Posts From January, 2022

Texas State Guardsmen promote happiness, healing for holidays

By Warrant Officer David Brown, Texas State Guard

Texas State Guard service members all across the state of Texas collected toys to bring joy to children in need. 

AUSTIN, Texas – A doll. An electronic keyboard. A monster truck. A surprise under the tree. 

It would appear Santa’s helpers are at it again. Rumor has it some of those helpers have been spotted wearing camouflage with Texas flags on their right shoulders.  

But it’s no rumor.

For the past 12 years, members of the Texas State Guard have taken to collecting toys to support children during the holidays. The annual “Young Heroes of the Guard” Toy Drive started as an initiative of the 1st Brigade Chaplain Corps but has grown to be a force-wide community service event.

For the past several years, the drive has been coordinated by Master Sgt. John Gately of Round Rock. He has enhanced partnerships with businesses across the state, growing annual donations from about 6,000 toys to more than 100,000.

“I got lassoed in by a sneaky chaplain,” Gately said with a laugh. “He patted me on my right knee – I’ll never forget it – and said, ‘I want you to run the toy drive. If you don’t do it, no one else will. Think of the children.’”  

There was no pressure, of course. But Gately quickly took up the challenge. He has kept the effort focused on young Texans in hospitals and from families facing financial challenges, which has been at the heart of the campaign from the outset.

Among other things, Gately manages lists and organizes drop-offs of donated toys to medical facilities, Title I elementary schools, churches, orphanages, and other locations across the state focused on child advocacy.

But he’s not alone in the effort.

“Our mission is to make sure no child goes without a toy, whether it’s a natural disaster or during the holiday season,” said Capt. Sean Payton, a Texas State Guard chaplain who helped coordinate a delivery event in Copperas Cove, in central Texas.

“This is perfect, it gives back to the children, and teaches the children to give to other children in need.”

The two have set their sights high for next year’s drive and set an ambitious goal of distributing 200,000 items. There is growing interest from businesses statewide with a renewed effort to involve Texas-based sponsors.

The toy drive is truly a volunteer effort and is affiliated with the State Guard Association of Texas, a non-profit organization that supports the toy drive and other Texas State Guard initiatives. Those interested in getting involved can visit the toy drive’s website at: www.txsgtoydrive.com.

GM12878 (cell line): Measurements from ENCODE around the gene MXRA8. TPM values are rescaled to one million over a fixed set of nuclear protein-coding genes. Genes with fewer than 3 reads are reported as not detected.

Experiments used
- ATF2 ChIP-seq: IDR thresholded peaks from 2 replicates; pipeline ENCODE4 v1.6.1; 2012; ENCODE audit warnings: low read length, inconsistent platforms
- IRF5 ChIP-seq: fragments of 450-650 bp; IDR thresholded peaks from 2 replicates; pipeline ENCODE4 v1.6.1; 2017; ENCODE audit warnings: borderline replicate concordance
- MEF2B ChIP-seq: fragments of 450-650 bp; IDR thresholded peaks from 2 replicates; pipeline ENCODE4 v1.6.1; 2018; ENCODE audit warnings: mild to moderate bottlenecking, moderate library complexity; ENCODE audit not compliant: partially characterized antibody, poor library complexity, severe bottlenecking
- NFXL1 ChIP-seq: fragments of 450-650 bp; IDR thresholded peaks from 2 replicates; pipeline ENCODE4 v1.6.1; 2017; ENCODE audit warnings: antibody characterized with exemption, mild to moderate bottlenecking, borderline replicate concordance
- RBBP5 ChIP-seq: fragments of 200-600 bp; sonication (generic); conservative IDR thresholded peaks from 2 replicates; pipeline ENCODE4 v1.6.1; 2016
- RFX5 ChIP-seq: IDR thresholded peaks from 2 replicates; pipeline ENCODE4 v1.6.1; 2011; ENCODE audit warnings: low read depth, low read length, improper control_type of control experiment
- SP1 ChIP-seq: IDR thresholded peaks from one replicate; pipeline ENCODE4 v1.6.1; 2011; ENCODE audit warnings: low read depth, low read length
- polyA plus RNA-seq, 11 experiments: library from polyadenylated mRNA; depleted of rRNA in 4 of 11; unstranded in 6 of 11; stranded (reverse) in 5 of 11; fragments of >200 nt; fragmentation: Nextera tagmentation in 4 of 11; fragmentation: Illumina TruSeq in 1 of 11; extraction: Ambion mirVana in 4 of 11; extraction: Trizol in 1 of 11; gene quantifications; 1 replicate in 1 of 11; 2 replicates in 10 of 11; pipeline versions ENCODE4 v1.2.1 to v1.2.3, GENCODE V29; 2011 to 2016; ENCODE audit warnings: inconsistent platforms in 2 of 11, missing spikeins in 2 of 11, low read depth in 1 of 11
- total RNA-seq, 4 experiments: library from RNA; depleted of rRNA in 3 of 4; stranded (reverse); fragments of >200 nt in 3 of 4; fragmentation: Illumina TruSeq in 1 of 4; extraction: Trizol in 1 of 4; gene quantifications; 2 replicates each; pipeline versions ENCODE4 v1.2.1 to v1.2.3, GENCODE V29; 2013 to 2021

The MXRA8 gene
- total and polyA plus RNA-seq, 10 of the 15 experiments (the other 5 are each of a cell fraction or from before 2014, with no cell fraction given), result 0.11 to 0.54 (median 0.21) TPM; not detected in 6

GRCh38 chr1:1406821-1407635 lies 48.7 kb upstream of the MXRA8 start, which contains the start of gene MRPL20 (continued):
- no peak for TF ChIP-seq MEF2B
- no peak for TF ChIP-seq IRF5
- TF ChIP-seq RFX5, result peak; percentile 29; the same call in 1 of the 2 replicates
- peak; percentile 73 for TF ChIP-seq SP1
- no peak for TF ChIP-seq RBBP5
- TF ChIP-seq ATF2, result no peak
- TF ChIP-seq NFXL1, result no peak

“We collect toys throughout the year,” Payton said. “It’s a great opportunity for other businesses, doctor’s offices, other schools, and other entities to get involved.”

This year’s sponsors included: Five Below; i7 Media; 1000 Bulbs; The Laird Team real estate; Supplemental Warehouse; Texoma Strength (sports gym); Melly Vent’z (photography); and the Iron Saber Motorcycle Club.

Gately also credits the program’s success to the dedication and commitment of State Guard personnel who volunteer their off-duty time and talents to support Texas children.

They pointed out the efforts of Sgt. First Class James (Damon) Williams of Buda and Warrant Officer 1 Gregory Illich of Houston, members of the 6th and 2nd brigades, respectively.

While everyone involved with the toy drive talks about the immense joy of seeing the smiles on the faces of young Texans, the drive has a special significance for Illich. When he was six years old, Hurricane Camille destroyed his family’s home in Mississippi.

“We lost everything; no clothes, nothing (remained),” Illich said. “My toys were everything for me, they were gone.”

But through the devastation, there was a spark of inspiration.

“The Mississippi State Guard was staffing the shelter,” Illich said. “Before then, I’d only seen soldiers on TV in news reports from Vietnam. When those people in uniforms at the shelter gave toys to me and my brothers and sister…well, it meant more than I can possibly say.”

Years later, as an adult attending a “Wings Over Houston” event, Illich saw Guardsmen on duty wearing the Texas flag patch and said the memories came rushing back.

“That’s when I knew. I knew I could be ‘that Guardsman,’” Illich said, “and be there for those kids. Because I am that kid.”

But for Illich, like all who work with the “Young Heroes of the Guard” Toy Drive, at the end of the day, this is a mission of healing and hope.

“I wish others could have my experience seeing those children,” Illich said. “The folks at Memorial Hermann Children’s Hospital (in Houston) told us when we visit and bring toys, it visibly improves a kid's health. They do better and heal faster. The kids who know we’re coming – that’s all they talk about for weeks!”

But the impact may last a lifetime.

“Who knows?” Illich said. “One of those kids getting a toy may remember that uniform and become a future member of the Texas State Guard!”

The mission of the Texas State Guard is to provide mission-ready forces to assist state and local authorities in times of state emergencies; to conduct homeland security and community service activities under the umbrella of Defense Support to Civil Authorities, and to augment the Texas Army National Guard and Texas Air National Guard as required.

The Texas Military Department is commanded by the Adjutant General of Texas, the state's senior military official appointed by the governor, and is comprised of the Office of State Administration (formerly the Office of the Executive Director), the Texas Army National Guard (TXARNG), the Texas Air National Guard (TXANG) and the Texas State Guard (TXSG).